The Slowcook at Spydog Farm The Slowcook at Spydog Farm

Wow: Mutton Shanks

February 27th, 2015 by Ed Bruske

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Recently we dipped our toes into our new world of mutton with a simple stew and our sheep passed. But last night was the real test: shank, our favorite cut. The results were superb. Even my wife judged this slow-braised dish “excellent,” which is extremely important for the viability of our little farm. Years ago, when I was a freelancing food writer, my wife lost her taste for lamb after I subjected her to too much in the way ovine recipe research. Now that we are herders of sheep, the basement chest freezer is bound to fill with meat needing to be eaten.

We claimed for ourselves one of the two ewes recently culled from our flock. Both these ladies were nearly three years old. Could the meat possibly be edible? My own view is that mutton–from older sheep–is superior to young lamb, much as an aged Cabernet Sauvignon would outshine an ordinary red wine. The texture is very much the same, but the flavors are deeper, earthier, more complex. Yet there’s none of that “gamey” taste that people apparently fear from mutton. My guess is that very few people have ever eaten true mutton to actually know the difference. Or, they have eaten mutton that was incorrectly labeled “lamb” from the supermarket and didn’t even realize.

We are partial to the heartier cuts of meat that require long, slow cooking. Unfortunately, one sheep has only four shanks to give, so do take care in how you prepare them. The recipe I used derives originally from the Union Square Cafe in New York. The meat is initially seasoned and browned, of course, then cooked in a 250-degree oven for three hours in a broth of white wine and stock flavored with rosemary and mint. When the meat is practically falling off the bone, the lid comes off the pot and the dish bakes another 30 minutes with the oven temperature raised to 500 degrees.

Along with a salad, we served it with a mash of potatoes and celery root–a perfect winter meal, to our minds.

Bon appetit!

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Our First Mutton Stew

February 20th, 2015 by Ed Bruske

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After nearly two years of grazing our sheep we were in a state of high excitement to finally taste the result of our efforts, namely one of the three-year-0ld ewes we recently culled from the flock. After bringing the meat home from the butcher, we decided to start with some of the stew meat. And after some two and a half hours cooking slowly on the stove top, I can now saw our mutton is truly delicious.

I don’t know where mutton got such a bad rap. As I’ve said repeatedly, the best “lamb” I ever had came from a 14-year-old ewe I helped slaughter on a farm in Southern Maryland. Yet people invariably back away from mutton because of all the bad things they’ve heard about it: it’s too gamy, too tough, too smelly. Maybe it just depends on where your mutton comes from and how it’s prepared, because I’ve never found any of that to be true.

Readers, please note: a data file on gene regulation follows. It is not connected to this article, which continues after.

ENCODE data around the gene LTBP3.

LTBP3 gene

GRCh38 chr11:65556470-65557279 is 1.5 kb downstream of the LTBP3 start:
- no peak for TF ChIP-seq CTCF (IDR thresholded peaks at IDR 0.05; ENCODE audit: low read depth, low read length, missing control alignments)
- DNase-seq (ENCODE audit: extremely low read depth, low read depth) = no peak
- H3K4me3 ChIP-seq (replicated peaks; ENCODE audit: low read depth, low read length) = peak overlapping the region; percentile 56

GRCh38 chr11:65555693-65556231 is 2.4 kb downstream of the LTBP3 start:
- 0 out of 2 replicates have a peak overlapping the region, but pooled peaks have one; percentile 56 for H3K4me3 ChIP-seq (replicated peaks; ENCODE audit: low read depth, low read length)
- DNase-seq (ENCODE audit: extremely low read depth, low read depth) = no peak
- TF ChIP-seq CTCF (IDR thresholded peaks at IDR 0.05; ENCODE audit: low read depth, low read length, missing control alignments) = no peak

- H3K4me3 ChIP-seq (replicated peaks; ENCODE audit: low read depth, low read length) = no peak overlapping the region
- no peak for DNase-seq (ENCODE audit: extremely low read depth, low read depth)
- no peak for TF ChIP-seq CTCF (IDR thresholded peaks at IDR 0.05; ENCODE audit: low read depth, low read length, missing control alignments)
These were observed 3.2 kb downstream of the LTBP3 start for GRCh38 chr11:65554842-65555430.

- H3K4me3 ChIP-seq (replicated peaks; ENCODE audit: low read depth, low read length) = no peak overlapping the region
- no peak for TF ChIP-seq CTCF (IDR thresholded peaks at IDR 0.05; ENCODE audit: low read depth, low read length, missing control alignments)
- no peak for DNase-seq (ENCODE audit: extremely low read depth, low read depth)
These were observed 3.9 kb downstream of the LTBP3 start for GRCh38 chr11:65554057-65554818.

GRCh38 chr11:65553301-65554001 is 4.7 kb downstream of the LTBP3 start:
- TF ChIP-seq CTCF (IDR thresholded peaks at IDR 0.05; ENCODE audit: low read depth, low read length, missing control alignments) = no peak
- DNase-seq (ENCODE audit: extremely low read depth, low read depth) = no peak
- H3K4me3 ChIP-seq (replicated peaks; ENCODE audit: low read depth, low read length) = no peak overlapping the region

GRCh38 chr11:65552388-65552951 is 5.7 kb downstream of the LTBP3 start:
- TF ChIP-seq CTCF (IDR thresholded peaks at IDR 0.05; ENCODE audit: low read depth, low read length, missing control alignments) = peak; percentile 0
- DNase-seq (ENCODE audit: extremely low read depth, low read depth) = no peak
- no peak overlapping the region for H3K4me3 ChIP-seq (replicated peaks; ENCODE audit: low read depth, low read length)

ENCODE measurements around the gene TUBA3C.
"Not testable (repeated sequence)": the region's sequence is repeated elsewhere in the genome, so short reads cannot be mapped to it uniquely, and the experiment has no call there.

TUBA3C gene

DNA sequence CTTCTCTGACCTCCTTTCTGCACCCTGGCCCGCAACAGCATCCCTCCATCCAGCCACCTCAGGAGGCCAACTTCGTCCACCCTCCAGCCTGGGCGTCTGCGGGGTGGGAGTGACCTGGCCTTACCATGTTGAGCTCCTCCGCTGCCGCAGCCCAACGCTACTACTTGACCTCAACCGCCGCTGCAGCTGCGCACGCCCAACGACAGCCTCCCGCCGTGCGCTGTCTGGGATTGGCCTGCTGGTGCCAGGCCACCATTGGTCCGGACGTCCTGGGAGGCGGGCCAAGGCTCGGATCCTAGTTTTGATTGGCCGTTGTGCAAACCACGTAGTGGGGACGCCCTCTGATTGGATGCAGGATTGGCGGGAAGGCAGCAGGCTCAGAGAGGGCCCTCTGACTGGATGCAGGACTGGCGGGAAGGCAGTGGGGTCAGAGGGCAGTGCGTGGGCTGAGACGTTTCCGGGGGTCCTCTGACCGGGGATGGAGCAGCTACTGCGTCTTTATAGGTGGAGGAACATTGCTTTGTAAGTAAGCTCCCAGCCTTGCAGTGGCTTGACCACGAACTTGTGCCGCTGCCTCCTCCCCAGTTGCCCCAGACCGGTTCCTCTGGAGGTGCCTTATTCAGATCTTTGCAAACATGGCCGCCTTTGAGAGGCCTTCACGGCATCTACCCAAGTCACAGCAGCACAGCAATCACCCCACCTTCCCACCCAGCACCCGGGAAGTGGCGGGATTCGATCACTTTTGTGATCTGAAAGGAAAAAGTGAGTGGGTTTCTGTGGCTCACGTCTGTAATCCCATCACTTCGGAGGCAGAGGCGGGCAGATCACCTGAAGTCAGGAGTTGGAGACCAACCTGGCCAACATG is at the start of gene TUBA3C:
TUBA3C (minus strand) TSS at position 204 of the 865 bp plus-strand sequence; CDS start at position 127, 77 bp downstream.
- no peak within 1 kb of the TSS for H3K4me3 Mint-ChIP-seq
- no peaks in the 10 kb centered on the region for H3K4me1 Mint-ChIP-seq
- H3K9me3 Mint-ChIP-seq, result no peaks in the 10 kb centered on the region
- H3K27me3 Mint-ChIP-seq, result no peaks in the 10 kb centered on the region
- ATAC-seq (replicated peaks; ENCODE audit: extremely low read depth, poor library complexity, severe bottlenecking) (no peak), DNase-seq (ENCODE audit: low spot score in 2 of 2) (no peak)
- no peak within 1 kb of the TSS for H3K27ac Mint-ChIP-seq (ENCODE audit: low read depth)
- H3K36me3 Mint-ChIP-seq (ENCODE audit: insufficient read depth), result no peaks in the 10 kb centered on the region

I would simply describe good mutton as a bit richer than lamb, more complex, beefier.

What is mutton, anyway? I’ve been taught that “lamb” refers to a young animal whose bones are still pliable and somewhat pinkish. Around a year of age, the bone completely ossifies–a bit like losing baby teeth and growing adult teeth. This is probably why in common parlance mutton is classified as any sheep more than a year old. But now that I’m raising sheep myself, I find it hard to believe that those big legs of “lamb” sold in the grocery store actually come from lambs. From what I’ve seen, sheep don’t get that big until well past a year of age. Or maybe I’m wrong about that.

Anyway, we were a bit concerned that somehow our older ewes would be inedible, but that’s hardly the case. In fact, the woman who sold us our sheep routinely sells mutton at a farmer’s market in New York and she says her customers love it. Yet try finding mutton in any store.

If the only mutton you can find is stew meat, do try this simple recipe, although it would work with lamb as well. Brown the meat in bacon grease at the bottom of a heavy pot, seasoning with salt and pepper. Remove the meat and brown a medium yellow onion, cut into large dice. Add the meat back to the pot along with a large fistful of baby carrots and 1/4 cup pearled barley. Mix in 1/2 teaspoon dried thyme and 1 bay leaf and add enough chicken stock to almost cover the meat and vegetables. (We used homemade turkey stock.)

Bring to a boil, then reduce heat to the lowest possible setting, cover the pot and simmer for two hours, adding more stock should the stew become too dry.  At this point, add 2 medium boiling potatoes, peeled and cut into pieces, to the pot, cover and continue cooking for about 1/2 hour, or until the potatoes are cooked through. Season as needed with salt and freshly ground black pepper. Serve in heated bistro bowls garnished with chopped parsley.

Bon appetit! And don’t let anyone tell you mutton isn’t the best thing ever.

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